FIG. 4 depicts yet another example of a converter system 10. In this example, a converter system 70 includes a converter 72, a connector system 74, and a control circuit 76. The desired connection-dependent disabling effect of the previous example may be obtained without using an internal battery such as battery 42. Connector system 74, another example of a connector system 14, may include first connector component 78 and second connector component 80, each having respective connector elements 82 and 84. Connector elements 82 include connector elements 82A, 82B, and 82C. Connector elements 84 include connector elements 84A, 84B, and 84C. Connector element 82A may be electrically connected to a ground associated with flyback converter subcircuit 30, while connector element 82B is connected to the output voltage of converter 72, and connector element 82C is connected to a component of control circuit 76. When connector component 80 is coupled to connector component 78, connector element 84A connects with connector element 82A, connector element 84B connects with connector element 82B, and connector element 84C connects with connector element 82C.

In this example, a battery 86 of external device 20 may supply the electromotive force to power isolator 44. In other words, when connector system 74 is in a connected state, source side 44A of isolator 44 will be electrically connected through resistor R3 to a positive terminal of battery 86 via connector elements 82C and 84C of connector system 74. The other terminal of battery 86 is grounded to a circuit ground of an output circuit of flyback converter subcircuit 30 via connector elements 82A and 84A of the connector system. This completes a circuit and powers isolator 44. In similar fashion to the previous example shown in FIG. 3, one conductor of controlling side 44B is again connected to a ground terminal of PWM 40 via node N3 and the other conductor of isolator controlling side 44B is connected directly to a control input terminal of PWM 40. As described with reference to converter 35 in FIG. 3, the control signal applied to PWM 40 by isolator 44 has the same corresponding effect of enabling and/or disabling converter 72 based on the connection status of connector system 74.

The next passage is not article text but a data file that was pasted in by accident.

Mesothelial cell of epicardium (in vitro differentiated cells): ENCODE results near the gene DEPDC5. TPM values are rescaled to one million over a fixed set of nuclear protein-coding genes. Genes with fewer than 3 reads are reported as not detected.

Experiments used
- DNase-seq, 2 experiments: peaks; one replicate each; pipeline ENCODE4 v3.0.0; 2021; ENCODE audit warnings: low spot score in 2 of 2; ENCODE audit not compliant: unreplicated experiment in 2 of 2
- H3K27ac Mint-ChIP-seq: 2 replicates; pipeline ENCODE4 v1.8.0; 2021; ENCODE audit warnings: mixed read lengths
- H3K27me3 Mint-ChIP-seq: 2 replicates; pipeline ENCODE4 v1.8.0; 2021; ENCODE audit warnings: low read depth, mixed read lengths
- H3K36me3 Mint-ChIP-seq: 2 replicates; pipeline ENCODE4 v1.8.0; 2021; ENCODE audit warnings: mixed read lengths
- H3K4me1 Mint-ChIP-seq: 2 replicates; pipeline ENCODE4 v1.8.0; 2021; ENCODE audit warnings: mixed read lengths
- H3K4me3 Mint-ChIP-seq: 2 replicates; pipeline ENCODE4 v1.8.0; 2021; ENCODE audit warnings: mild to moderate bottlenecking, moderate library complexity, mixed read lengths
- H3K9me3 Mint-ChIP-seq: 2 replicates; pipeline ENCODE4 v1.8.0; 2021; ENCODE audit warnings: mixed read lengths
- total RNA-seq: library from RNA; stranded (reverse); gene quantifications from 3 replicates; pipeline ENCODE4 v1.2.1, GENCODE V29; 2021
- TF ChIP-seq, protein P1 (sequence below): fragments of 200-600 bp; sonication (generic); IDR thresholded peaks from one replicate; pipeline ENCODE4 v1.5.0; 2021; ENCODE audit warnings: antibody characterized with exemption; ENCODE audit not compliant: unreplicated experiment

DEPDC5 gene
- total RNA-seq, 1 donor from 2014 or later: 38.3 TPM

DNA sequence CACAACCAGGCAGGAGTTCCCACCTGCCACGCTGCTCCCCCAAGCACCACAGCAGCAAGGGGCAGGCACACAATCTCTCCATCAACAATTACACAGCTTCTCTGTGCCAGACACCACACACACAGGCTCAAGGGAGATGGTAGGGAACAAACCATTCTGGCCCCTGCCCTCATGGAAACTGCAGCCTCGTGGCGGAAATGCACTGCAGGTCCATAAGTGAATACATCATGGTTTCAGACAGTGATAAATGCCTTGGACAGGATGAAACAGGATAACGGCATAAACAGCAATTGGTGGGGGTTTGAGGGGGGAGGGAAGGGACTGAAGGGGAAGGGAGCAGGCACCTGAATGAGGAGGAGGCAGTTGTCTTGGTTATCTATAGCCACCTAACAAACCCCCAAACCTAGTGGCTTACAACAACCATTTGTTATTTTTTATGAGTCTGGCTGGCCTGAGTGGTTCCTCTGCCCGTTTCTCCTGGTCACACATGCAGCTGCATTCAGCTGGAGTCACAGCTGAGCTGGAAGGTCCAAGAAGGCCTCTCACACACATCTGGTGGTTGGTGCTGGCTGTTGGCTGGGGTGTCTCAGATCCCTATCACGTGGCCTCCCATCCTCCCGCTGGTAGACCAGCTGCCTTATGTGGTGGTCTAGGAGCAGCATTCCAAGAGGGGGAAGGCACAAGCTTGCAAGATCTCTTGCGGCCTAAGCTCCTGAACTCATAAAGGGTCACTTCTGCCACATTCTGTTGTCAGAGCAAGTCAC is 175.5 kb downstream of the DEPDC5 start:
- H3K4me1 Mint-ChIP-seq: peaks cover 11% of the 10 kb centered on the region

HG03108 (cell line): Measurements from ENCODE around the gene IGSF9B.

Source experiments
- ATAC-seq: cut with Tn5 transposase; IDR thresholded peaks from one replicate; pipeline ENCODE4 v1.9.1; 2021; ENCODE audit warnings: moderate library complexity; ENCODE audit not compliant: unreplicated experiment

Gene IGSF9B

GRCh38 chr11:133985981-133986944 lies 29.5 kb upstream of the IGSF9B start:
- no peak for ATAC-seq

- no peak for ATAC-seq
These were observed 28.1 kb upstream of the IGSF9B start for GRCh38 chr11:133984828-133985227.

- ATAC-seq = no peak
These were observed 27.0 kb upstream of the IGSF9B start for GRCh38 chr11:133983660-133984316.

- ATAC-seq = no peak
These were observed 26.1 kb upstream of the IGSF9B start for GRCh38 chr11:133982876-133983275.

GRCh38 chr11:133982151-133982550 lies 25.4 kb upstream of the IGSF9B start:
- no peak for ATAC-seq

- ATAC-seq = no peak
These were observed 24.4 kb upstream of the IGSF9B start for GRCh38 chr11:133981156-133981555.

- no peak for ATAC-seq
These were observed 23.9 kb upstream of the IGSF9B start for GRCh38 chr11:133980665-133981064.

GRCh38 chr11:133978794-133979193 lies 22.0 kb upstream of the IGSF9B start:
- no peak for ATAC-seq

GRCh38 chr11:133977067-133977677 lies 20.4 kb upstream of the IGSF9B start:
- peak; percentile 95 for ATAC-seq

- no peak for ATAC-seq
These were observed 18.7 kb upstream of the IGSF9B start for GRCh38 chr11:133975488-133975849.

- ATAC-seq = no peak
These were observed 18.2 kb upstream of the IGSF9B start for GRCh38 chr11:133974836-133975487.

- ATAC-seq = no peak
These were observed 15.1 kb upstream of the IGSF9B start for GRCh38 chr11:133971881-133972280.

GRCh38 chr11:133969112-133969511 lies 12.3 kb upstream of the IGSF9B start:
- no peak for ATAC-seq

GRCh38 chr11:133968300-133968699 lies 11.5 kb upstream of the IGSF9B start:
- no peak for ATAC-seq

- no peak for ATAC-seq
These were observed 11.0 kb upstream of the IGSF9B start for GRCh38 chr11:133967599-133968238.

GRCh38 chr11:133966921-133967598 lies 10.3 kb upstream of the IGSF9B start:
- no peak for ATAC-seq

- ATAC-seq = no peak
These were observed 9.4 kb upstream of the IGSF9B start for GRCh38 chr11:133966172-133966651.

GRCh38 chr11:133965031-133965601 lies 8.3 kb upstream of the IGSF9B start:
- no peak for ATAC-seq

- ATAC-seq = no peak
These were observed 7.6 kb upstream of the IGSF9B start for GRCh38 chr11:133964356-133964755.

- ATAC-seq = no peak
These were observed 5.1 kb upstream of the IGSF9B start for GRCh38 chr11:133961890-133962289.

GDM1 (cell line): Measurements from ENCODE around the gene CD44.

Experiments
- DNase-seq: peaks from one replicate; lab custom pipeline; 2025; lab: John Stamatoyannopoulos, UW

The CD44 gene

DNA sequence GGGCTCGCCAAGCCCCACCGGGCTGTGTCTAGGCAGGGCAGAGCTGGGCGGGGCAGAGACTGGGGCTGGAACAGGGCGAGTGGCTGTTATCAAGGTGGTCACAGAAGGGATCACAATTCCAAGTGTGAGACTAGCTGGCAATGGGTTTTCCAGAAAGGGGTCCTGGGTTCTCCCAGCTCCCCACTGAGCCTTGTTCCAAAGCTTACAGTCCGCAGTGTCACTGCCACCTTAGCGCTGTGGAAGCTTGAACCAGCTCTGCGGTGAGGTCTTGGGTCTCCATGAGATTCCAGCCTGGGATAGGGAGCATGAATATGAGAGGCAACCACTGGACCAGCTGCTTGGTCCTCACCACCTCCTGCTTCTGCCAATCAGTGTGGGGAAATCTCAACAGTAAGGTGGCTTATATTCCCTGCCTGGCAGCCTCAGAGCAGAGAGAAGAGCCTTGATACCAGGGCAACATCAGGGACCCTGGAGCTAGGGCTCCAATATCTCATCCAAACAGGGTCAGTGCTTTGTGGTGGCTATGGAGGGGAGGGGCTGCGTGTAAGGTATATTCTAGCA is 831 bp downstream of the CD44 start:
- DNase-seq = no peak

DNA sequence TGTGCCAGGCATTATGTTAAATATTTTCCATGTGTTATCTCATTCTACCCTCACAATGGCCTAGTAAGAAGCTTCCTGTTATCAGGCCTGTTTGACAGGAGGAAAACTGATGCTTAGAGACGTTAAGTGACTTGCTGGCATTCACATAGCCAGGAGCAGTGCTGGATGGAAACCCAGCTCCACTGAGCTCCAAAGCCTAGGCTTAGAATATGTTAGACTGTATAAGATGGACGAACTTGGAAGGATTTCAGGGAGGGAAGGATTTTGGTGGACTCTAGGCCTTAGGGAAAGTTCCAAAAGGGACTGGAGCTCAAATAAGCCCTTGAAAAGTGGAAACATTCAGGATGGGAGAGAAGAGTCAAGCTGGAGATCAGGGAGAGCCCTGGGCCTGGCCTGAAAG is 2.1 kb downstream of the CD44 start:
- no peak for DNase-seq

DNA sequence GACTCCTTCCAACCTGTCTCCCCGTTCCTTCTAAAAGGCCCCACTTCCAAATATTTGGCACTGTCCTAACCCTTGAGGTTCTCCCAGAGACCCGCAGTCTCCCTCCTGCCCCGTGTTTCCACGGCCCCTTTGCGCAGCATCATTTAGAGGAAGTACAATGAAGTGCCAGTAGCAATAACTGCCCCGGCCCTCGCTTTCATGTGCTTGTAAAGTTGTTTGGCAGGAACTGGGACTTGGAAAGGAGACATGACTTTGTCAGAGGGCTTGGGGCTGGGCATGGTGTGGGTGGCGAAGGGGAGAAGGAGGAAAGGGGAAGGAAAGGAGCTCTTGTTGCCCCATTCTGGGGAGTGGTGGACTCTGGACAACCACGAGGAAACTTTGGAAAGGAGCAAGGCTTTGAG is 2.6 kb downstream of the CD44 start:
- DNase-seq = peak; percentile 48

It may be appreciated that battery 86 may not have sufficient reserve charge to power control circuit 76 as described. To remedy this situation, a manually operable bypass switch 88 may be provided across the lines connecting controlling side 44B of isolator 44 to the ground and control terminals of PWM 40. For example, a push-button bypass switch 88 may be provided as shown in dotted line in FIG. 4. Should battery 86 of the external device prove to be inadequately charged, switch 88 may be temporarily closed to connect the ground and control terminals of PWM 40, thus manually providing a control signal to start switching of flyback switch 34. This in turn results in an output voltage V(OUT), which is then applied to source side 44A of isolator 44 through the connection of connector elements 82B and 84B, the electrical connection of connector elements 84B and 84C in connector component 80, the connection of connector elements 82C and 84C, and resistor R3.